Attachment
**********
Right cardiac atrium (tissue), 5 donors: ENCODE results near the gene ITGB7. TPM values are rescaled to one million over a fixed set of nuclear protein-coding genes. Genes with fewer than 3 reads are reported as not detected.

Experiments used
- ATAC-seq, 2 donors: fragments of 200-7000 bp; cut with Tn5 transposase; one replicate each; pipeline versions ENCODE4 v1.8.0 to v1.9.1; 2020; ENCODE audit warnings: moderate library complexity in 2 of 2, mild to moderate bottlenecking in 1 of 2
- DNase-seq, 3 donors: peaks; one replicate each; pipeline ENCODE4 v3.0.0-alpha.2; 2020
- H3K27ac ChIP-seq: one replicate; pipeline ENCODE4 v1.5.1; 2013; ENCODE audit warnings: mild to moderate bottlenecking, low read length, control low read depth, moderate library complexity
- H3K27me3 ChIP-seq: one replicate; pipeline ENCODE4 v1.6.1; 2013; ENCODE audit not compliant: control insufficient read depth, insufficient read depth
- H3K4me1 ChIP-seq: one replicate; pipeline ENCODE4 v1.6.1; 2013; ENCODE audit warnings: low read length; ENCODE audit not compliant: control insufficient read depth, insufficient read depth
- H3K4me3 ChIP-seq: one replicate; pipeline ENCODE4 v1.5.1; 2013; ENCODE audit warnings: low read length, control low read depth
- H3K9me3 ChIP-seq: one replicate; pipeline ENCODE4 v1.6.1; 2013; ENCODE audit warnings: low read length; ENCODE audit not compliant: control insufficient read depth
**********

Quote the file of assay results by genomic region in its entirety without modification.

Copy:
Right cardiac atrium (tissue), 5 donors: ENCODE results near the gene ITGB7. TPM values are rescaled to one million over a fixed set of nuclear protein-coding genes. Genes with fewer than 3 reads are reported as not detected.

Experiments used
- ATAC-seq, 2 donors: fragments of 200-7000 bp; cut with Tn5 transposase; one replicate each; pipeline versions ENCODE4 v1.8.0 to v1.9.1; 2020; ENCODE audit warnings: moderate library complexity in 2 of 2, mild to moderate bottlenecking in 1 of 2
- DNase-seq, 3 donors: peaks; one replicate each; pipeline ENCODE4 v3.0.0-alpha.2; 2020
- H3K27ac ChIP-seq: one replicate; pipeline ENCODE4 v1.5.1; 2013; ENCODE audit warnings: mild to moderate bottlenecking, low read length, control low read depth, moderate library complexity
- H3K27me3 ChIP-seq: one replicate; pipeline ENCODE4 v1.6.1; 2013; ENCODE audit not compliant: control insufficient read depth, insufficient read depth
- H3K4me1 ChIP-seq: one replicate; pipeline ENCODE4 v1.6.1; 2013; ENCODE audit warnings: low read length; ENCODE audit not compliant: control insufficient read depth, insufficient read depth
- H3K4me3 ChIP-seq: one replicate; pipeline ENCODE4 v1.5.1; 2013; ENCODE audit warnings: low read length, control low read depth
- H3K9me3 ChIP-seq: one replicate; pipeline ENCODE4 v1.6.1; 2013; ENCODE audit warnings: low read length; ENCODE audit not compliant: control insufficient read depth